The Other Side of the Valley

In 1960, Australia’s electricity demand was met by 19% renewable energy. In 2018 this was 18.9% (Department of the Environment and Energy data).

In 2011 a report was commissioned for the Victorian government which put national renewable energy share in clear perspective:

…the share of RE has declined from 19 per cent in 1960 to 7 per cent in 2008.

The Department of the Environment and Energy publishes annual figures on state and territory electricity consumption here. By converting energy source shares to percentages, the original chart can be expanded with more detail of source types.

This data allows us to see that what was once only hydro power has expanded to include small and large scale solar PV, onshore wind, and bioenergy sources, while the proportional share of fossil fuels, having initially risen, has now returned to that seen in the 1960s-70s (other is basically liquid fuel oil).

Alternative analysis asserts a total renewable energy share of 21.3% in 2018, but official figures are chosen here for consistency. They also allow a calculation of last year’s solar and wind share across just the NEM of 11.6%, which for geographical diversity and interconnection has lately required daily market operator intervention and reliance on stop-gap measures to maintain system security as the generator mix changes.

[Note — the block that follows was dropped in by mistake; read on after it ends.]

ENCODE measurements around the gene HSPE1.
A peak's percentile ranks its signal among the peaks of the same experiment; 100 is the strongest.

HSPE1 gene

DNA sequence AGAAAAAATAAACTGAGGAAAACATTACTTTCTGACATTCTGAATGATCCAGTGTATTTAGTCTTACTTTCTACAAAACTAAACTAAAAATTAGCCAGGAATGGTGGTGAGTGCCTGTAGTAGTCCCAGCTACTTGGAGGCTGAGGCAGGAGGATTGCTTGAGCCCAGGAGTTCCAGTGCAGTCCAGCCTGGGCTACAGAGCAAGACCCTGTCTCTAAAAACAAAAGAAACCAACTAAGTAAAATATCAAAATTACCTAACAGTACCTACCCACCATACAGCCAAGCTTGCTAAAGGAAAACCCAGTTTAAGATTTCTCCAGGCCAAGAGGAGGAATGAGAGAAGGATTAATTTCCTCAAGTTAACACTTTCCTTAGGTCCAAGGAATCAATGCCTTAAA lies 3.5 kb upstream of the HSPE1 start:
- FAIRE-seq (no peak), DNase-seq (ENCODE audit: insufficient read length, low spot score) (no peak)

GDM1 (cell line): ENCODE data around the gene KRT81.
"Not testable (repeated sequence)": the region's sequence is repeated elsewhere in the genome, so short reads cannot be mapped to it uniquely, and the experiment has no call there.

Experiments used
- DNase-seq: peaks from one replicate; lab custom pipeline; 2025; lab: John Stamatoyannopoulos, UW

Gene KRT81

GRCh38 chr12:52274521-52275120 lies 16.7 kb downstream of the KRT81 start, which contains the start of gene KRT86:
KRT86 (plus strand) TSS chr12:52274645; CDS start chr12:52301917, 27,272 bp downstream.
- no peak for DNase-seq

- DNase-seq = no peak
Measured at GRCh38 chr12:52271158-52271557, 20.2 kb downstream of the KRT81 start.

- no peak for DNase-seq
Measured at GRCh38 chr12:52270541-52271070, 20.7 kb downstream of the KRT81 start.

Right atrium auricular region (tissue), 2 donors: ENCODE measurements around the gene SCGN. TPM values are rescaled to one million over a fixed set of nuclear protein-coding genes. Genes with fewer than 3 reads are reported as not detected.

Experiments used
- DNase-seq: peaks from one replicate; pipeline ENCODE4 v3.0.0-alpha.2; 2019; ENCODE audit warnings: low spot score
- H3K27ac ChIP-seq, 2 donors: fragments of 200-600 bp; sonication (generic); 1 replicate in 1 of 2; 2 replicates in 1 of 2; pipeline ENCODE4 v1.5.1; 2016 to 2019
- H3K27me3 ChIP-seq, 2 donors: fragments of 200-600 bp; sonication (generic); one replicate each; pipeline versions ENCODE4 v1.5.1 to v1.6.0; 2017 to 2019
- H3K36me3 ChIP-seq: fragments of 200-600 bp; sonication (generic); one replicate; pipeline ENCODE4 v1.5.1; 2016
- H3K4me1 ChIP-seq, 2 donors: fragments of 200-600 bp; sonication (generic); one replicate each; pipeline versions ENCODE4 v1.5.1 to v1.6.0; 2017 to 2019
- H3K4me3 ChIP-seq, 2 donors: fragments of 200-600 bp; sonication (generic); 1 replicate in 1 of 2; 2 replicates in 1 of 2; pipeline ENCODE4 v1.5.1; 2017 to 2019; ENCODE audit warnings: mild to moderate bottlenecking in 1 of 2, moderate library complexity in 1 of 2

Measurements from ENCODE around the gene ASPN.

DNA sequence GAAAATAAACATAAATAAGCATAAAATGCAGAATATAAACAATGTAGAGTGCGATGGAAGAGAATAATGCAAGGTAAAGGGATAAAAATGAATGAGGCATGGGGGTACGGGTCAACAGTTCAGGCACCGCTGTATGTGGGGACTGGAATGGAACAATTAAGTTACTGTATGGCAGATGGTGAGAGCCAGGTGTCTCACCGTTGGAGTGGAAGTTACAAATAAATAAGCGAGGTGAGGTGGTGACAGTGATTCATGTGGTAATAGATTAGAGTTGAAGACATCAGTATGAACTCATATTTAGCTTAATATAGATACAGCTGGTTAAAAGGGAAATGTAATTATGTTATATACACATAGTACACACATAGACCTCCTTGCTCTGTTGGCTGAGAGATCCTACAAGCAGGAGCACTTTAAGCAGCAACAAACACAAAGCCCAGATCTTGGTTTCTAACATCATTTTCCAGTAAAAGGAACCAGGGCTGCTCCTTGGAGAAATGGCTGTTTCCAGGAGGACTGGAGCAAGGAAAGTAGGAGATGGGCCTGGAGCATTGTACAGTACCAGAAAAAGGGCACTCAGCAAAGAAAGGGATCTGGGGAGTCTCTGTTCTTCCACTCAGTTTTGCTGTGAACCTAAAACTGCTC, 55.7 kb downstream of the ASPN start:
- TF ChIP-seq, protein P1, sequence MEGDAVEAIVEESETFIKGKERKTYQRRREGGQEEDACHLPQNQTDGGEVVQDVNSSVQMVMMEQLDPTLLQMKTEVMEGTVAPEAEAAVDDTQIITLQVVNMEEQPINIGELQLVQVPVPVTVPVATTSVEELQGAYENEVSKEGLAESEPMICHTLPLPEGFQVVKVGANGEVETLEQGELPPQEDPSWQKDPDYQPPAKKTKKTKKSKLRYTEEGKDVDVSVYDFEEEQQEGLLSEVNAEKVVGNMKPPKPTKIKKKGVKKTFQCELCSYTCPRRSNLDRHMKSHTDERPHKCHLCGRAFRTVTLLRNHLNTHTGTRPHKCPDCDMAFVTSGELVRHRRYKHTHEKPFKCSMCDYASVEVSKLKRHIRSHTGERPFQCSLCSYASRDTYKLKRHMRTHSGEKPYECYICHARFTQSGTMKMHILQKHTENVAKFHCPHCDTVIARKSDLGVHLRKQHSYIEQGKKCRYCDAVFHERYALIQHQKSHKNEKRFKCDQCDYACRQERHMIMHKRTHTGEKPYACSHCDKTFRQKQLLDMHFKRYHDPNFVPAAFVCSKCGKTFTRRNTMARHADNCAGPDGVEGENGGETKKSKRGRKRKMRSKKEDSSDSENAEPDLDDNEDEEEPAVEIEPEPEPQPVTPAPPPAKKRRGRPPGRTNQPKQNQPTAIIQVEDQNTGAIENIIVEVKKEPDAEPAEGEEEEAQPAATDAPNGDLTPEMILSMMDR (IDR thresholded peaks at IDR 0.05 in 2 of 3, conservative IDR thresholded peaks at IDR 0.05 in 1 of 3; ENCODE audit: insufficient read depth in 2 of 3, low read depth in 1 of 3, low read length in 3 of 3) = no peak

It has been noted that investment in renewable energy in Australia:

It is also still somehow not acknowledged that this is both a lot of time (almost fifteen years) and a lot of money — the two objections faced by anyone suggesting that nuclear energy should be included in this effort when we’re still burning a lot of coal and gas.

Oscar Archer holds a PhD in chemistry and has been analysing energy issues for over 13 years, focusing on nuclear technology for 4, with a background in manufacturing and QA. By day he works in energy efficiency research & development. He helps out at Adelaide-based Bright New World as Senior Advisor and writes for The Fourth Generation. Find him @OskaArcher on Twitter.

Eco-modernism, clean energy abundance and enhanced opportunity for future generations.

Eco-modernism, clean energy abundance and enhanced opportunity for future generations.